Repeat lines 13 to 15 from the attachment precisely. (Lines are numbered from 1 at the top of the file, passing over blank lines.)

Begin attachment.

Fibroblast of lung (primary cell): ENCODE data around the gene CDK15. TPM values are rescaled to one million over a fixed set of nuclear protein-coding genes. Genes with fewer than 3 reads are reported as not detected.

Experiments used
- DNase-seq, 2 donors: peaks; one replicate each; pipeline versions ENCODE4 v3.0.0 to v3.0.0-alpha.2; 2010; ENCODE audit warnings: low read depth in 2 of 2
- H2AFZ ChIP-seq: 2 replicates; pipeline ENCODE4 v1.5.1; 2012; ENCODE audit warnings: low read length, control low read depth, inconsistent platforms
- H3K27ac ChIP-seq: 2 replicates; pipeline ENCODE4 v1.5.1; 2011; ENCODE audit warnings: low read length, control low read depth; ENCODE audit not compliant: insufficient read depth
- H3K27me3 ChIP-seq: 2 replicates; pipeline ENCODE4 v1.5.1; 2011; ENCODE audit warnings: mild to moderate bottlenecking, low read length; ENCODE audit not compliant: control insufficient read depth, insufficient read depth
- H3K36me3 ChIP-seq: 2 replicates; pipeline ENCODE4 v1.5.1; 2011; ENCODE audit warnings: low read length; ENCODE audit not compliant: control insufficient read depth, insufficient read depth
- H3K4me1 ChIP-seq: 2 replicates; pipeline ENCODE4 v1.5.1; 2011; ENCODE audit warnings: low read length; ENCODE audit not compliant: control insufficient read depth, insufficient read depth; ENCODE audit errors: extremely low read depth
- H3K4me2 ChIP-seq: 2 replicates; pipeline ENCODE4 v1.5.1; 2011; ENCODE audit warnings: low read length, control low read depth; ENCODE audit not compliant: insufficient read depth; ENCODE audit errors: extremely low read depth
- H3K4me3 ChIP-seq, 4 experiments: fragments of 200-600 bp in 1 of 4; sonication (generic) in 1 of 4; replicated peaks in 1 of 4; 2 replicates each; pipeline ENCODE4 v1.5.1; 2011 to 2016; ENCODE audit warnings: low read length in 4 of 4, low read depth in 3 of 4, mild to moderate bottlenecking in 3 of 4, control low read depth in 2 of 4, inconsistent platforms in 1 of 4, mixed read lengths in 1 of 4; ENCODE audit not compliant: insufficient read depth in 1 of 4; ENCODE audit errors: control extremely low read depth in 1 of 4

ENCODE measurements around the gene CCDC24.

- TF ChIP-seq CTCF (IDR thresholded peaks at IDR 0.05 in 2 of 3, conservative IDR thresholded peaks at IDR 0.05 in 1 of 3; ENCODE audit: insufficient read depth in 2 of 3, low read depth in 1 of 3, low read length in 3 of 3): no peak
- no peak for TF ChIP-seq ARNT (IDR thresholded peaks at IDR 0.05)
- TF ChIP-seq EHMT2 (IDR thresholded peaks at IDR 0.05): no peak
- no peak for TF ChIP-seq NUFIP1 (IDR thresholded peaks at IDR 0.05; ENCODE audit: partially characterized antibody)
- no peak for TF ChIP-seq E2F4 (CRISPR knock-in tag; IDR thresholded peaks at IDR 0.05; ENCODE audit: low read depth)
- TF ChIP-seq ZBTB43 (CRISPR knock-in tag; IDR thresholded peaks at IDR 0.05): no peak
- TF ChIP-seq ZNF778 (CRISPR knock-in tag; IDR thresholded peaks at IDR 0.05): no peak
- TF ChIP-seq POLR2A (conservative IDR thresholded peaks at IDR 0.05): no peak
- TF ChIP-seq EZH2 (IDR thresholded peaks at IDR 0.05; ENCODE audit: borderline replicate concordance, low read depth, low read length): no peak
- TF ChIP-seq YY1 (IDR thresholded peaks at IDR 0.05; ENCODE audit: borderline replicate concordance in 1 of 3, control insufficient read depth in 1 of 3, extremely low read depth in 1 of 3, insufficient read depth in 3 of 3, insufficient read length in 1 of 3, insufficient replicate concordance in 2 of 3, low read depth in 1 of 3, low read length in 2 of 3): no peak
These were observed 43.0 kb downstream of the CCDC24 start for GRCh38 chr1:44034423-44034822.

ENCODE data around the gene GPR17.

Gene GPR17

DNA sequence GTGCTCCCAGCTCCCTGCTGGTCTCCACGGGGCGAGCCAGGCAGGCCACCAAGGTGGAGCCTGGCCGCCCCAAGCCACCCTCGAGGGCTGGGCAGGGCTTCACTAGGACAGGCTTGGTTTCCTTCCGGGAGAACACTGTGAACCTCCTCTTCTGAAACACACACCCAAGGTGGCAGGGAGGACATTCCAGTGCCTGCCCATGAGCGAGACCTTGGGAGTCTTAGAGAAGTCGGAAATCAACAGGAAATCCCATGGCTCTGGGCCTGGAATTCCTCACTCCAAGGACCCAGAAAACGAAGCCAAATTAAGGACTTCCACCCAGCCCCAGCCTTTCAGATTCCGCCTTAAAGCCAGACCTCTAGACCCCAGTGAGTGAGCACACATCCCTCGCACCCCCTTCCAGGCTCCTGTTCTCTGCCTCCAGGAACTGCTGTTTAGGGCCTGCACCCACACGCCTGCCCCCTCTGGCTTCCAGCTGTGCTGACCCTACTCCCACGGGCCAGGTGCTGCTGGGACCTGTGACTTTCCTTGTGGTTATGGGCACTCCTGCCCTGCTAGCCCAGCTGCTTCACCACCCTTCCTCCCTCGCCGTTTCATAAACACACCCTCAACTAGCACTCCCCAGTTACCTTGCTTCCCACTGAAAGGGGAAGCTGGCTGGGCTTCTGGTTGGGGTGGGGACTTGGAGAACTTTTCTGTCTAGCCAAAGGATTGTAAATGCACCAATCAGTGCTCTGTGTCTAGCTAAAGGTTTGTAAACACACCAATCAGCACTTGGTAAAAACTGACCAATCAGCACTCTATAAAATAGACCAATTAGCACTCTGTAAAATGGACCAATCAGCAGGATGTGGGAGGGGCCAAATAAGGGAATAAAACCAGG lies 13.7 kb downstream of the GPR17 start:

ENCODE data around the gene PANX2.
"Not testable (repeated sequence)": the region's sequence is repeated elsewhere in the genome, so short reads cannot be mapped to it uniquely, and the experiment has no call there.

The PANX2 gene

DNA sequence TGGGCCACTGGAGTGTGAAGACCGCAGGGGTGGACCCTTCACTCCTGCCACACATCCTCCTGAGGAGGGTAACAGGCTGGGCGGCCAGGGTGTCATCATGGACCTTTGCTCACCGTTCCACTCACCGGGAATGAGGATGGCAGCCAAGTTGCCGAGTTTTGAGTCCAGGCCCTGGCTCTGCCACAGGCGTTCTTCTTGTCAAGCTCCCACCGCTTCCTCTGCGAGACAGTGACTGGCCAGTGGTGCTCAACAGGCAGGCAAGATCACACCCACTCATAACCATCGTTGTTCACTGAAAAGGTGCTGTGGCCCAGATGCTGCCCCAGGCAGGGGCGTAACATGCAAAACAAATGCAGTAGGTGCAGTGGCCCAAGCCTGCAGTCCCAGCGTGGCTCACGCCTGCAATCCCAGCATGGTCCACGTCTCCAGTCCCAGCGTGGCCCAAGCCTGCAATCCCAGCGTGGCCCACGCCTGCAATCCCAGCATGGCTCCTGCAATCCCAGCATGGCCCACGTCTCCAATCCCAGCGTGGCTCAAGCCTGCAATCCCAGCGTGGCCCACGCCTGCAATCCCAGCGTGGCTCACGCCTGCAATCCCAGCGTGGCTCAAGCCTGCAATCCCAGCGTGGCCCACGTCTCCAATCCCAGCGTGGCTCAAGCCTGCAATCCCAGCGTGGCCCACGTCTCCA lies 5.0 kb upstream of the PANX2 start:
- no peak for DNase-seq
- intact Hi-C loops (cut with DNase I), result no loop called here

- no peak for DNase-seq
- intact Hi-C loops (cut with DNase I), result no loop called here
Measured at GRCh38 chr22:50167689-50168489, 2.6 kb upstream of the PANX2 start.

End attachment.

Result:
- no peak for TF ChIP-seq ARNT (IDR thresholded peaks at IDR 0.05)
- TF ChIP-seq EHMT2 (IDR thresholded peaks at IDR 0.05): no peak
- no peak for TF ChIP-seq NUFIP1 (IDR thresholded peaks at IDR 0.05; ENCODE audit: partially characterized antibody)